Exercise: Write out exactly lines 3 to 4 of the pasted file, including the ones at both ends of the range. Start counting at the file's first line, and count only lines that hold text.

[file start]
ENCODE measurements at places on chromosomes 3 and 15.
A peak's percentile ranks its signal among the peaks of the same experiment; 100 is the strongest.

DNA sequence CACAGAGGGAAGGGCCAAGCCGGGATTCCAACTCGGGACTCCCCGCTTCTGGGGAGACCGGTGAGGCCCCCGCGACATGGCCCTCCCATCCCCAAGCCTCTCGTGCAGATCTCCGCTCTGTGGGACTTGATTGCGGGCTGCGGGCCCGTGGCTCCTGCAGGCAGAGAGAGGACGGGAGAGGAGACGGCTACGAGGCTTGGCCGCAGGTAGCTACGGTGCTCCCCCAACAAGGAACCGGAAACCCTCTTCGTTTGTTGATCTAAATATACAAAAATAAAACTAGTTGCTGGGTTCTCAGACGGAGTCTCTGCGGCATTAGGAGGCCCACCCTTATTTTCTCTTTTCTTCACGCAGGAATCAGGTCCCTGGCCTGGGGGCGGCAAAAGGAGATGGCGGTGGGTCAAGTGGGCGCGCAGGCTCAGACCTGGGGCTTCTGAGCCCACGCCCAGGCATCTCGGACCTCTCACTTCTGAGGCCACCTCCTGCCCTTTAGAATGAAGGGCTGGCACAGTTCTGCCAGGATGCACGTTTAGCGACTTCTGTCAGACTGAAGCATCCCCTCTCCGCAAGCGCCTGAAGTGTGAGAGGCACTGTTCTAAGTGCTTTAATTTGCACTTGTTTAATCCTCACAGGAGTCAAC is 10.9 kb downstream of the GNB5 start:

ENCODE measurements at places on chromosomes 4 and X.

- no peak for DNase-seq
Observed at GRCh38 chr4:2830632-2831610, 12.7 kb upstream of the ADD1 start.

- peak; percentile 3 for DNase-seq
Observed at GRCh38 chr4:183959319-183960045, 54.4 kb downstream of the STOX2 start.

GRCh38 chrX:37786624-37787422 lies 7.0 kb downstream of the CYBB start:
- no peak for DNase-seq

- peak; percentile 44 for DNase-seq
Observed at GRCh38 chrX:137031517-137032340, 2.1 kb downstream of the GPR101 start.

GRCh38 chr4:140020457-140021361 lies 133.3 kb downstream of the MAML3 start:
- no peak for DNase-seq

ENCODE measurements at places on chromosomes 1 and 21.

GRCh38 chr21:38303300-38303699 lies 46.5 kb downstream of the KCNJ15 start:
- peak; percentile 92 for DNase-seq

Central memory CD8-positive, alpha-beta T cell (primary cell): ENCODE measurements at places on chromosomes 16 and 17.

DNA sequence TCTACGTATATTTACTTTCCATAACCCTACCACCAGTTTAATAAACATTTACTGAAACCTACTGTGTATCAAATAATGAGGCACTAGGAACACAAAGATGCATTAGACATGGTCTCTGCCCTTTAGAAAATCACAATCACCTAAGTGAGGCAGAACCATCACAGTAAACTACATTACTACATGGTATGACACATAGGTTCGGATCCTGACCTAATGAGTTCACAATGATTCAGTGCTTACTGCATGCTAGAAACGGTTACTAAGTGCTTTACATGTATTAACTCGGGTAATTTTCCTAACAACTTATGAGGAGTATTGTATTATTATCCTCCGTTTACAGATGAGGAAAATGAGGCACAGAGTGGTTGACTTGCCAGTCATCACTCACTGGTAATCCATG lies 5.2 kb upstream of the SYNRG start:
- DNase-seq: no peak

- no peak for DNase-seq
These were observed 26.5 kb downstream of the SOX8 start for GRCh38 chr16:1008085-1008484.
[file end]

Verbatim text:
DNA sequence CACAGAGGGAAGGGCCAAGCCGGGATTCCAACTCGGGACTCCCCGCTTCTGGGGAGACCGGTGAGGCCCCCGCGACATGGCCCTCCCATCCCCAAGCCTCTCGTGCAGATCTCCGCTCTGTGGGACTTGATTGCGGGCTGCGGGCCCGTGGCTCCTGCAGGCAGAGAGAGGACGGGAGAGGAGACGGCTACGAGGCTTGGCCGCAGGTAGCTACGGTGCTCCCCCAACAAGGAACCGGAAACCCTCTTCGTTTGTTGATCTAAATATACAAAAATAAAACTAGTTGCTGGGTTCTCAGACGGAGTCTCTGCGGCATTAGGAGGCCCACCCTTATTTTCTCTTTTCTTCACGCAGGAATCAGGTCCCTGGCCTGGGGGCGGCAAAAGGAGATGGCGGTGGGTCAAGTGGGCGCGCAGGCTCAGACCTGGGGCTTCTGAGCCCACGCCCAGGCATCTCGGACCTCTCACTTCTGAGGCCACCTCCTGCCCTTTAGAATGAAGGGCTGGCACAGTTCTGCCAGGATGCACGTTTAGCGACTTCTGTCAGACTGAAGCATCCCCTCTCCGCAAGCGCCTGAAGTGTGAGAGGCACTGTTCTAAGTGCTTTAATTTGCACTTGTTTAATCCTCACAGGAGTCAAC is 10.9 kb downstream of the GNB5 start:

ENCODE measurements at places on chromosomes 4 and X.